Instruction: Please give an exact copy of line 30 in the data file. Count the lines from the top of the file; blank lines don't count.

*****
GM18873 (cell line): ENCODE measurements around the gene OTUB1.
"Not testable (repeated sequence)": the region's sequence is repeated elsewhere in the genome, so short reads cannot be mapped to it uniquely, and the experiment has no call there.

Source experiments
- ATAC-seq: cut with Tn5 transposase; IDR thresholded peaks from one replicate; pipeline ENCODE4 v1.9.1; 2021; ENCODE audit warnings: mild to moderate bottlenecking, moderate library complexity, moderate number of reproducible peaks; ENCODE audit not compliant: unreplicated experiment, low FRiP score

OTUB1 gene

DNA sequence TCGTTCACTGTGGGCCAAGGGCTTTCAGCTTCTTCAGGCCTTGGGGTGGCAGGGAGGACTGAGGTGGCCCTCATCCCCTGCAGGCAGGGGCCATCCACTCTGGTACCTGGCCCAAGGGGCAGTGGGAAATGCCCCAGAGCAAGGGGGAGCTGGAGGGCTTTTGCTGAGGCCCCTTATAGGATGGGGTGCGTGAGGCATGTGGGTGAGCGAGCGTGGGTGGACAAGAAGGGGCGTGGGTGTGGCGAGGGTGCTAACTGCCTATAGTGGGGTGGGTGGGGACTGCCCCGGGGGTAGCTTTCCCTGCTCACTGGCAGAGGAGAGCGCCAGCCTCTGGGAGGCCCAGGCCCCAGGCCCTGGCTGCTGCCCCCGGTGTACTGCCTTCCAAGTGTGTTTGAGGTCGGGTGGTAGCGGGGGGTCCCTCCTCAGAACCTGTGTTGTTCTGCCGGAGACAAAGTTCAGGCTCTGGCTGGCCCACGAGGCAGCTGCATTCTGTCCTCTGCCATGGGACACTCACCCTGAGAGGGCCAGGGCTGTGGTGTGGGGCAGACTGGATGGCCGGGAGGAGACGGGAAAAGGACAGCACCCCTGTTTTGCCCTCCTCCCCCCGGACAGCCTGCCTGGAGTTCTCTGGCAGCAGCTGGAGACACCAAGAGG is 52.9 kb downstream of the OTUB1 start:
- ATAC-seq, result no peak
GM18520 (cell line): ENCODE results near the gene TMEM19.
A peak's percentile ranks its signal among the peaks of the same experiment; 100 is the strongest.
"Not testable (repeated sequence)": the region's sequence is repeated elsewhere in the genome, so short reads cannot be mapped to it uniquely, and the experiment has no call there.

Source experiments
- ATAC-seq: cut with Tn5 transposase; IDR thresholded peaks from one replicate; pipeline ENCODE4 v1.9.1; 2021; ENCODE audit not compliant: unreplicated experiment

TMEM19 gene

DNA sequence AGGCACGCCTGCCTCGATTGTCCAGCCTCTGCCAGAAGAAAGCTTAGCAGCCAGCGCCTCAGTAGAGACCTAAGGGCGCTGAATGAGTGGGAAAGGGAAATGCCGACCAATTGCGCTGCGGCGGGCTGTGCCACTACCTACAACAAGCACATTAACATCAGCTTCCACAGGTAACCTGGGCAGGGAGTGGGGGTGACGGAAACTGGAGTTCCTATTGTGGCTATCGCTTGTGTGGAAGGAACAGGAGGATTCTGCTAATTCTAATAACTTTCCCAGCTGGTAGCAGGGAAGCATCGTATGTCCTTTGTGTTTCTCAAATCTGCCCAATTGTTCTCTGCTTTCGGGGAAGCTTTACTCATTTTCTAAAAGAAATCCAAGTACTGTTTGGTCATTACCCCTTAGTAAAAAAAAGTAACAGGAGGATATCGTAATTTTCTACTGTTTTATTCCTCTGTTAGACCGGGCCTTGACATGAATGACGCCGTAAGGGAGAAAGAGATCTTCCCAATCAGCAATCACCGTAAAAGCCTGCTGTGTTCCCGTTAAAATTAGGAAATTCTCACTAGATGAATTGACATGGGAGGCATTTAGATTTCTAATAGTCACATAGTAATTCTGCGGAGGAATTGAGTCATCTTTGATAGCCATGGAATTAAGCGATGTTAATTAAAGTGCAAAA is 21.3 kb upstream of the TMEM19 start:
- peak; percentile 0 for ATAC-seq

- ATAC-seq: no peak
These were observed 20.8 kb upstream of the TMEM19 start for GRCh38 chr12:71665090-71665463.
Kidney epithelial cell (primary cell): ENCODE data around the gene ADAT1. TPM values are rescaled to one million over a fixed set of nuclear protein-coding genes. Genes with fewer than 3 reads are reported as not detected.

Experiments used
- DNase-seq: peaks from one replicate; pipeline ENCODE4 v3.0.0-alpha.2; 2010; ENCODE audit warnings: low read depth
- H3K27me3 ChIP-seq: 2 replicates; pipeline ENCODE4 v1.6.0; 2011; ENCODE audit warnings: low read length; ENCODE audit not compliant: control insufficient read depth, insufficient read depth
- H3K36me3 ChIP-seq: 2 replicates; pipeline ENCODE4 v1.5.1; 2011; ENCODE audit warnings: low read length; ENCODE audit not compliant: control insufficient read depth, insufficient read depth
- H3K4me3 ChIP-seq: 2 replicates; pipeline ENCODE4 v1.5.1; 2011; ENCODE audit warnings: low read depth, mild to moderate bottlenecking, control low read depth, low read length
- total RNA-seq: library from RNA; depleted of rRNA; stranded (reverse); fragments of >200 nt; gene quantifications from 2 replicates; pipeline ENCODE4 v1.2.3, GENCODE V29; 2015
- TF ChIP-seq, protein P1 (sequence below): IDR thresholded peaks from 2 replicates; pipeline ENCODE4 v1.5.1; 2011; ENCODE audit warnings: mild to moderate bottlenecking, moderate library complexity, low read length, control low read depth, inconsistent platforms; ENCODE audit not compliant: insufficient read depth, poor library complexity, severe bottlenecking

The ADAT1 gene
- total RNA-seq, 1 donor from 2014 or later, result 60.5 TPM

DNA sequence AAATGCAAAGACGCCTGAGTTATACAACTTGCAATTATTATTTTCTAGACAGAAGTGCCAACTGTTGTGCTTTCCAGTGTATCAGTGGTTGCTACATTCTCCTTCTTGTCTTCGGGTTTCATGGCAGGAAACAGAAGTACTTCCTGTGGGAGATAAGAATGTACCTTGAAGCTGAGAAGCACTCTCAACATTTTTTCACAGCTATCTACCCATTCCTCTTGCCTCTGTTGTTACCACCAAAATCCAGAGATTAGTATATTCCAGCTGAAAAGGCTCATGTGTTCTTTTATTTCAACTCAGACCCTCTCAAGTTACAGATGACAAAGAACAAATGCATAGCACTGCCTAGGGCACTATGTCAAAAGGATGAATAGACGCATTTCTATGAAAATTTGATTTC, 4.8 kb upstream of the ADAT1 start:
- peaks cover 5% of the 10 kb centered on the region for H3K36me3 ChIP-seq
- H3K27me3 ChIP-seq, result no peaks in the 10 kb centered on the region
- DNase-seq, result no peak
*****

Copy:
- H3K27me3 ChIP-seq, result no peaks in the 10 kb centered on the region